We are enthusiastically committed to open source. Our standard practice is that all of our code is published as it is written and tested, from the beginning of every project. It is part of our mission to help build the software commons, especially the software infrastructure needed to support distributed networked groups working on the economic changes that will be required for planetary survival. Working in the open source software community is very productive. • Developers willingly help each other across projects • There is a lot of software available to use, fork, and learn from
separate applications created when this story is complete: • Configuration, done by administrators of the program (mostly complete) • Informational map open on the web with information for citizens: drop-off sites for used textiles, and local businesses who accept tokens (partially complete) • Donations, done by workers at drop-off sites ◦ Recording of donations and calculation of tokens (complete as a proof of concept) ◦ Transfer of the tokens to the citizens, either electronically or physically (not part of the proof of concept) • Recording of acceptance of tokens in payment for goods and services, used by local businesses (not part of the proof of concept) The proof of concept software
be configured in the app. Eventually, the units of measure from Reflow could be used, and it is best to coordinate units as much as possible for maximum interoperability with the rest of the circular economy. Configuration application
to define all the types of resources needed by the application. This includes types of textiles that could be donated, defined as specifically as desired. One way to think about the specificity is that if different types of resources require different formulas to calculate tokens, they should be broken out to support that. It also includes whatever tokens will be used. Configuration application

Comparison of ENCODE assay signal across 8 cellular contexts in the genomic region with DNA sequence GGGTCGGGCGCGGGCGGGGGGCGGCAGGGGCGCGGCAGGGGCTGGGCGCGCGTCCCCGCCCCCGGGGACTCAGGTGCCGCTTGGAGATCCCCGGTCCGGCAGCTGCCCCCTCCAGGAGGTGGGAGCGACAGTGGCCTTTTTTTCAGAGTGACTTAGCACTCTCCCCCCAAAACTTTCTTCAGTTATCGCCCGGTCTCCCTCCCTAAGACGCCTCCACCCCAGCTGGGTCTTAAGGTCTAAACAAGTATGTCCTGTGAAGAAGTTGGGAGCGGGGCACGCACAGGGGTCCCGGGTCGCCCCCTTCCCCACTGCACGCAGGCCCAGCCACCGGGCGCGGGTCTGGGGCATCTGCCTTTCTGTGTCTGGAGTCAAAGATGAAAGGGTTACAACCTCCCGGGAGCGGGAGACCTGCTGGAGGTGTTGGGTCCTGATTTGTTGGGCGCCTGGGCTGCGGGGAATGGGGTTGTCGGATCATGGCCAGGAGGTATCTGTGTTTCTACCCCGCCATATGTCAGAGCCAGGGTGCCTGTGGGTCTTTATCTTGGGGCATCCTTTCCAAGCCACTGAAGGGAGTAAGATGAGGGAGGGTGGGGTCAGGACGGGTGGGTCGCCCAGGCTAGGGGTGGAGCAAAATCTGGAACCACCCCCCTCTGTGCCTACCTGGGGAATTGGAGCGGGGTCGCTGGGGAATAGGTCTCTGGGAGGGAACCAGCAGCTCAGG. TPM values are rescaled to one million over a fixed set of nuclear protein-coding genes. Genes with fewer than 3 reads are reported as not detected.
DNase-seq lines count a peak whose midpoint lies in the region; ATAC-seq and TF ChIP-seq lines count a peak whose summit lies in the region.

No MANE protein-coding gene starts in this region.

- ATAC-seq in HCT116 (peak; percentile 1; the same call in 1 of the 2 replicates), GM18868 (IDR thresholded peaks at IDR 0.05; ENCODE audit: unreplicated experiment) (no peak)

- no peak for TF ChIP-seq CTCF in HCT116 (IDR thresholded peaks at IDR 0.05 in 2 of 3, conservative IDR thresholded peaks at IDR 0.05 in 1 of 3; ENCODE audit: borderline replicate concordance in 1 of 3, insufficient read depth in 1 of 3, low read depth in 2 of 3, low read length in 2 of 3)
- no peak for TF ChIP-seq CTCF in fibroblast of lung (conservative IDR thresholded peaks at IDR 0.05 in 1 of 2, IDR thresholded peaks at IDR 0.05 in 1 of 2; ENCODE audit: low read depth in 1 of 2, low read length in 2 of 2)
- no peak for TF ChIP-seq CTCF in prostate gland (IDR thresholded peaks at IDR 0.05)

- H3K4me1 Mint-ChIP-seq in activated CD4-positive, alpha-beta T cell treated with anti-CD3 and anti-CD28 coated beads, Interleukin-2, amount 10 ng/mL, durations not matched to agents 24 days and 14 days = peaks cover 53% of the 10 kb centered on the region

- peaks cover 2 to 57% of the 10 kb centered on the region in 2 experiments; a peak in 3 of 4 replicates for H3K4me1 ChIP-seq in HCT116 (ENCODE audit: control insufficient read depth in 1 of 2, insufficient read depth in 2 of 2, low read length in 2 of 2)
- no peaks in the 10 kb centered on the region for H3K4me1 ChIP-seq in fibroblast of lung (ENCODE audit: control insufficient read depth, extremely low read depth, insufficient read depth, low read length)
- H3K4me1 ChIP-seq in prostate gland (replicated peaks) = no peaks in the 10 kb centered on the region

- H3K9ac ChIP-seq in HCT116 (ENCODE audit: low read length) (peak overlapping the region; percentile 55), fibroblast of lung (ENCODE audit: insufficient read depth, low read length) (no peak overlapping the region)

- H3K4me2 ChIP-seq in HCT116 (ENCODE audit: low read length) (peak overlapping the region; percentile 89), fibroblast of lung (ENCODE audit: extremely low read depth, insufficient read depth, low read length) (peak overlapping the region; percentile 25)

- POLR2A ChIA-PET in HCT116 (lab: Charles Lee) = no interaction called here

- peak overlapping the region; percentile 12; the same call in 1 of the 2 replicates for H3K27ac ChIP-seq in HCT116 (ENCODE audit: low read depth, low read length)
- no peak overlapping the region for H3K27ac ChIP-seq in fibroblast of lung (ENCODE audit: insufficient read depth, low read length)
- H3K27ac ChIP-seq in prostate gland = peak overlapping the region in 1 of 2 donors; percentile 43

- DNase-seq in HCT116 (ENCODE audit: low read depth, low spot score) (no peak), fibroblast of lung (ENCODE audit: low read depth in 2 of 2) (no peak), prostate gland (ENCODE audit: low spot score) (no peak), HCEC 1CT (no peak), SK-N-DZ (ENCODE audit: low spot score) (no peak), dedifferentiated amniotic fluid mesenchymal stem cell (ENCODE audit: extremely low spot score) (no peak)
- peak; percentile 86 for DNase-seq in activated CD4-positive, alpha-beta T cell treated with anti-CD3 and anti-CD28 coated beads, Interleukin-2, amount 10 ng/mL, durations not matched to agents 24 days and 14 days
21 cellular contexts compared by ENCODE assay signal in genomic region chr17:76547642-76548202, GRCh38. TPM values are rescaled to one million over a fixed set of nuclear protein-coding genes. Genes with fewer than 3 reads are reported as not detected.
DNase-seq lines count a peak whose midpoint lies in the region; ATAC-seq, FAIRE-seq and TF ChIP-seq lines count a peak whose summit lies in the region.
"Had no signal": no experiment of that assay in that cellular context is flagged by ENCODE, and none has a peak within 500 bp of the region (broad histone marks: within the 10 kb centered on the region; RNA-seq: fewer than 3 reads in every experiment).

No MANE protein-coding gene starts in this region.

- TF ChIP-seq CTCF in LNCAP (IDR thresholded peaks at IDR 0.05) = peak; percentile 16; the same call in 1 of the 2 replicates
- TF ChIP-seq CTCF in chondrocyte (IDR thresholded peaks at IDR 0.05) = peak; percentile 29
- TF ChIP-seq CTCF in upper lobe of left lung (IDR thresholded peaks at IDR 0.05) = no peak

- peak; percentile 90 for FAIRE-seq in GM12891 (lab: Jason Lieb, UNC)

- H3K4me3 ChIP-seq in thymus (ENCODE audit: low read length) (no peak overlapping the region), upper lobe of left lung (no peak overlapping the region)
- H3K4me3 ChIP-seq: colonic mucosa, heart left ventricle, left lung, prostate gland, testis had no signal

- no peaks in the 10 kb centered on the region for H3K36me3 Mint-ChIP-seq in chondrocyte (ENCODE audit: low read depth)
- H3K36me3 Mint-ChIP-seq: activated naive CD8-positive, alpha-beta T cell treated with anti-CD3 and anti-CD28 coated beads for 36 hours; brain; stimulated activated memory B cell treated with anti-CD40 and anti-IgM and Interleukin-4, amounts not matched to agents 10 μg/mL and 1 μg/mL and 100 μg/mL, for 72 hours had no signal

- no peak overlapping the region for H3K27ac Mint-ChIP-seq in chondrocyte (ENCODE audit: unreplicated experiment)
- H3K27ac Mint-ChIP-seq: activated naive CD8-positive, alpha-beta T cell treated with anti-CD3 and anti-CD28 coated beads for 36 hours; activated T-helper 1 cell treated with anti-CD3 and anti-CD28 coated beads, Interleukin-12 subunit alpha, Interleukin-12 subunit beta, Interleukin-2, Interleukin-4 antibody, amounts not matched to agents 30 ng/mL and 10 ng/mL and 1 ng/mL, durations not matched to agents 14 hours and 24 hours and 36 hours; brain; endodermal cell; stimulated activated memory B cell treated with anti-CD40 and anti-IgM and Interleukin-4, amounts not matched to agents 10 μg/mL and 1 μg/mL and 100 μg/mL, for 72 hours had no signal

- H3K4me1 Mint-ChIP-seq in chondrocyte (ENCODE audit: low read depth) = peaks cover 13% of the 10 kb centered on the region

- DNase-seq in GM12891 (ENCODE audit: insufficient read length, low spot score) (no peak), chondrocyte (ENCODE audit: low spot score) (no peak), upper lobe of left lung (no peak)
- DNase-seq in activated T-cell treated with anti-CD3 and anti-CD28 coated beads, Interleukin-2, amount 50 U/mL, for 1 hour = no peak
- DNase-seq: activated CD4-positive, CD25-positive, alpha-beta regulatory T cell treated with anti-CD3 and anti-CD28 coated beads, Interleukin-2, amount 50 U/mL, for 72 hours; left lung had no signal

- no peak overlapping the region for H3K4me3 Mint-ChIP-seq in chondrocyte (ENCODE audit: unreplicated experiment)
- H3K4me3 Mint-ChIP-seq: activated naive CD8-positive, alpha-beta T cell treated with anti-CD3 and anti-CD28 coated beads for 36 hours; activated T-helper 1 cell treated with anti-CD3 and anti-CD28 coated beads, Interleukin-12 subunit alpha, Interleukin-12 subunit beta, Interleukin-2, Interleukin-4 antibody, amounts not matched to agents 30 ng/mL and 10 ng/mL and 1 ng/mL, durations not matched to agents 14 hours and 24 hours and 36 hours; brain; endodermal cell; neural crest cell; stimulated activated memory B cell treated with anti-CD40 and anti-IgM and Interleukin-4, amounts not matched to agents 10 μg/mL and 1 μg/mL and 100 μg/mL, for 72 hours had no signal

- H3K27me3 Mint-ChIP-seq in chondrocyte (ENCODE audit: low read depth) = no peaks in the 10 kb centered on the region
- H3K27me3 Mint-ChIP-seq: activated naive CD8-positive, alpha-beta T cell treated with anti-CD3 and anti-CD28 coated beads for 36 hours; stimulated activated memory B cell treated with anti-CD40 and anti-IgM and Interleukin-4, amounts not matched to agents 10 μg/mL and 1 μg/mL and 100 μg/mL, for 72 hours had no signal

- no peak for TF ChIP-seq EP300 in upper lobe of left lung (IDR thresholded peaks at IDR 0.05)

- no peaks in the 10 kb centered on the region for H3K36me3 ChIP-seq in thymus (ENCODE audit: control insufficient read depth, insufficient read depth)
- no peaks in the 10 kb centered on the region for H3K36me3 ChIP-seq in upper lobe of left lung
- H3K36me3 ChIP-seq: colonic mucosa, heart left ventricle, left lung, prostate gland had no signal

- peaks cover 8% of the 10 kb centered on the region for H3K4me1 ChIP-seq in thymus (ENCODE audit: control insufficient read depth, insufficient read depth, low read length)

for that quality measure. Each choice is given a numeric factor that can be used in the formula for creating tokens. This gives the capability to reward more tokens for higher quality donations.s. Configuration application
can define as many ways to calculate tokens as they need, for different types of donations, both bulk and specific kinds of items. The formula can take into account both quantity and quality of a donation. This screen can also be used to configure other rewards besides tokens, if ever needed. This set of configurations make it possible to use this app in any industry or setting. Configuration application
sites and local businesses accepting tokens would be openly available on the web. The map works for drop-off sites. It could be enhanced to toggle between drop-off sites and local businesses. Or it could show both, with different visual representations. Informational map
underwent preliminary investigation is to use existing available software and a special device for electronically transferring tokens to the citizen’s phone. This enables the citizen to remain anonymous when they spend their tokens, which would exist only in a wallet on the phone. However, the Amsterdam pilot user group was not ready to make a decision on what token(s) to use. There are some already existing local tokens that are a possibility, in addition to various technical options. Donation receipt application
tokens, they could use them in local businesses who accept them. This part of the story was not implemented, nor has it been envisioned in any detail. It will depend on the token(s) chosen. Tokens as payment in local businesses
ValueFlows: Lynn, Maro (user requirements, specs, project coordination, documentation) Bonfire: Antonis lead with help from the rest of the Bonfire team (development) DisCO: Stacco (grant contact) Working in partnership with Ista and Cecilia of the Amsterdam Reflow pilot team and our extremely helpful